Faith and healing

The Sree Kadampuzha Bhagavathy Temple in Malappuram has for centuries witnessed devotees performing its main Muttarukkal (removal of obstacles) offering where the priest breaks a coconut after reading out the name and birth star of the devotee and mentioning the difficulty for which remedy is sought, be it for blessing for education (Vidhyamuttu), cure from physical ailments (Dehamuttu), etc. The priest breaks the coconut on the granite slab set up on the floor before the deity. If the coconut breaks into two equal halves, the offering is considered to be a success.

In a unique initiative, the temple has set a model by also venturing to provide bodily solace to people even while being a spiritual abode for tens of thousands of devotees.

Come November, the temple will have right next to it a kidney-shapedmodern dialysis centre providing free dialysis treatment to people from all religious backgrounds set up at a cost of over Rs 10 crore. The temple authorities also plan to upgrade the centre into a super specialty nephrology hospital where organ transplants can also be held in the next phase. The healthcare intervention by the temple springs from its three-decade-old tradition of running a small charitable clinic where a free consultation is offered since 1988.

“Temple is not just a place for worship alone. It should be a cultural centre as wellupholding the values of spirituality, art, science, architecture, etc. For a temple, Manav Seva (serving humanity) is an important element and an integral part of Madhav Seva (service of God). We tried to uphold this message while going ahead with our endeavour to provide solace to people,” Malabar Devaswom Board president M R Murali said.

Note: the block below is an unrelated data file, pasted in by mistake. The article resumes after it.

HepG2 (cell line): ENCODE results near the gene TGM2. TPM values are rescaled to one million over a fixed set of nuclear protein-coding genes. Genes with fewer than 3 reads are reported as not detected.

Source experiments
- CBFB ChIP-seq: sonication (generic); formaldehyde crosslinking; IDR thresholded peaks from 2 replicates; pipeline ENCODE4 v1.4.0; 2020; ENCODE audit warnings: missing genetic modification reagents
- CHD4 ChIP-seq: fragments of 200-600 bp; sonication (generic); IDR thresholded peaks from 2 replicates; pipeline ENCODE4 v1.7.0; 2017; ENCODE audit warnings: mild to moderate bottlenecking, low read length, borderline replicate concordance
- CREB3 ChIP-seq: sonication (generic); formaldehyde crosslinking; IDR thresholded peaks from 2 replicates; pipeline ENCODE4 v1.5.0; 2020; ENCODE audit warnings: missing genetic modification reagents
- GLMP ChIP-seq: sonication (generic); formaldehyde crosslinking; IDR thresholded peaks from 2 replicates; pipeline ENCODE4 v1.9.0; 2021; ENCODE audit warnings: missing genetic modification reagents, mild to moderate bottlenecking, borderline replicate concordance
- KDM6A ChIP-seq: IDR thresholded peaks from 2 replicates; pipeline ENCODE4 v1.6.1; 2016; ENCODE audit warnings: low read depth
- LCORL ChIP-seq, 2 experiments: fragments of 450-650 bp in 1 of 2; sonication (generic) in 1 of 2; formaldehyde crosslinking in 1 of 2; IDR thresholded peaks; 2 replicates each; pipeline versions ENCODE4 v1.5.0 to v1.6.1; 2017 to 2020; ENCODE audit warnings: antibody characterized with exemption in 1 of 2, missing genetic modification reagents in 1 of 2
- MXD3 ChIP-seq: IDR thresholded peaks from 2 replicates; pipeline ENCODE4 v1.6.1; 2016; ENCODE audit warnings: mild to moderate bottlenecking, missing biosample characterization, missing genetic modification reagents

Murali said the response from devotees and other well-wishers from the initiative has been encouraging and already people and institutions have sponsored 10 dialysis machines apart from making financial contributions from CSR funds for the project. He said the construction of the dialysis centre is almost over and the temple authorities plan to open it to the public next month.

Kadampuzha Bhagavathy Temple executive officer A S Ajayakumar, who had initiated the project, said a survey conducted in the locality showed that there were around 400 kidney patients whoneeded dialysis in the nearby panchayats, many of whom couldn’t get proper treatment due to long waiting list at the existing dialysis facilities and also due to financial constraints.

“The figures were alarming and we also found that many poor patients who had todo three dialysis sessions a week were conducting just one due as they don’t have money. So, we thought of giving them a helping hand by setting up a modern dialysis centre. Also, it would mark the expansion of the charitable hospital run by the temple for over three decades. Already,around 150 patients are turning up there daily for free treatment. The new building would help us provide them with better facilities,” said Ajayakumar.

He said though the temple is yet to start registration for dialysis, as many as 70 patients have already approached them for registration on hearing about the initiative, sadly two of them have passed away.

He said the free healthcare initiative would provide a model for other temples to venture into such charitable initiatives.

“Charitable activities are envisaged to be a key element of the activities of temples as the Malabar Devaswom Board is still governed by the Hindu Religious and Charitable Endowments (Administration) Department (H. R & C. E) Act. It is mentioned in the Act itself that temples should carry out charitable endowment activities. But not many temples have ventured in that direction. We hope that our initiative will set a model in this direction,” he said.

The temple authorities have signed an MoU with Malabar Institute of Medical Sciences, Kottakkal which will help in the initiative by providing services of a nephrologist.

Hundreds of devotees from across the country visit the Sree Kadampuzha Bhagavathy Temple daily. It is estimated that around 25,000 Muttarukkal offerings are being held daily in the temple. Kadampuzha temple’s other famed offering, Poomoodal, is so popular that it has been booked in advance until 2047.



Views expressed above are the author’s own.


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